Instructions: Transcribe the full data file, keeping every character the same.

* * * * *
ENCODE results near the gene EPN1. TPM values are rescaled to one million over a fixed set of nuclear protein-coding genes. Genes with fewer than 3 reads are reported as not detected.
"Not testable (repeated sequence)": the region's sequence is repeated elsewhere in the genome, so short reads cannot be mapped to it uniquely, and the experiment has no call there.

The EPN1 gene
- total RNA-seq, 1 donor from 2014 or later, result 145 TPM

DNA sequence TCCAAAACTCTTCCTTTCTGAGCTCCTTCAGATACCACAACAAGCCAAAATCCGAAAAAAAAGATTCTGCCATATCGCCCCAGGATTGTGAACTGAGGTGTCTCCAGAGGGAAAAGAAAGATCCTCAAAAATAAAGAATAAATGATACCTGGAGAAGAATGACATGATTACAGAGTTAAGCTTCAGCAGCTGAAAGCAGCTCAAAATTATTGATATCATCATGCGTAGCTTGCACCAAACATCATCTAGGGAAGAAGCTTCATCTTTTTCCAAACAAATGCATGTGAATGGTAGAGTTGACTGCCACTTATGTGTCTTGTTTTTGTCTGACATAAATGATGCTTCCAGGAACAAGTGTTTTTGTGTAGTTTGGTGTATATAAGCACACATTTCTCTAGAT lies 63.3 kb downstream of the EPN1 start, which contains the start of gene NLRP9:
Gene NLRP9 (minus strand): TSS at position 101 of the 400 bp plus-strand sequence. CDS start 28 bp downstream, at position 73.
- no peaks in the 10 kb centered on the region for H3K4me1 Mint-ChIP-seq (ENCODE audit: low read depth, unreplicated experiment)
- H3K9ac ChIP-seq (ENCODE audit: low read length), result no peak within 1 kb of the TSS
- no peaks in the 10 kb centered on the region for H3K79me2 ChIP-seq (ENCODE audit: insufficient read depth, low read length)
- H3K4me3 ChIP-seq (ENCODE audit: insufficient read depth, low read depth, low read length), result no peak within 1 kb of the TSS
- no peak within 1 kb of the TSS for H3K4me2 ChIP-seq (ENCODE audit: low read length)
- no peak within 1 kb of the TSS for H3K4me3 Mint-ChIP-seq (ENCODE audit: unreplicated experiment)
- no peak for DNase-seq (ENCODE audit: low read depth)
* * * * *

ENCODE results near the gene EPN1. TPM values are rescaled to one million over a fixed set of nuclear protein-coding genes. Genes with fewer than 3 reads are reported as not detected.
"Not testable (repeated sequence)": the region's sequence is repeated elsewhere in the genome, so short reads cannot be mapped to it uniquely, and the experiment has no call there.

The EPN1 gene
- total RNA-seq, 1 donor from 2014 or later, result 145 TPM

DNA sequence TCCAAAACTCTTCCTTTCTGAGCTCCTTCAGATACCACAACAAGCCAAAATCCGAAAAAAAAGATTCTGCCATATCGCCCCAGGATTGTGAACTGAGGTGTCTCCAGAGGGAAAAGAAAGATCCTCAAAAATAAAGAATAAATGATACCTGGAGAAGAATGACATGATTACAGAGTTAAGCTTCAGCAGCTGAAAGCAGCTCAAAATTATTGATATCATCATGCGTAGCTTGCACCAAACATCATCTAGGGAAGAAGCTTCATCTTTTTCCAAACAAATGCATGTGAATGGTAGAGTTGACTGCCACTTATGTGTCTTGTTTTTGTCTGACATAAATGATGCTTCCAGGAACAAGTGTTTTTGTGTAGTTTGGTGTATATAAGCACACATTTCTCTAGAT lies 63.3 kb downstream of the EPN1 start, which contains the start of gene NLRP9:
Gene NLRP9 (minus strand): TSS at position 101 of the 400 bp plus-strand sequence. CDS start 28 bp downstream, at position 73.
- no peaks in the 10 kb centered on the region for H3K4me1 Mint-ChIP-seq (ENCODE audit: low read depth, unreplicated experiment)
- H3K9ac ChIP-seq (ENCODE audit: low read length), result no peak within 1 kb of the TSS
- no peaks in the 10 kb centered on the region for H3K79me2 ChIP-seq (ENCODE audit: insufficient read depth, low read length)
- H3K4me3 ChIP-seq (ENCODE audit: insufficient read depth, low read depth, low read length), result no peak within 1 kb of the TSS
- no peak within 1 kb of the TSS for H3K4me2 ChIP-seq (ENCODE audit: low read length)
- no peak within 1 kb of the TSS for H3K4me3 Mint-ChIP-seq (ENCODE audit: unreplicated experiment)
- no peak for DNase-seq (ENCODE audit: low read depth)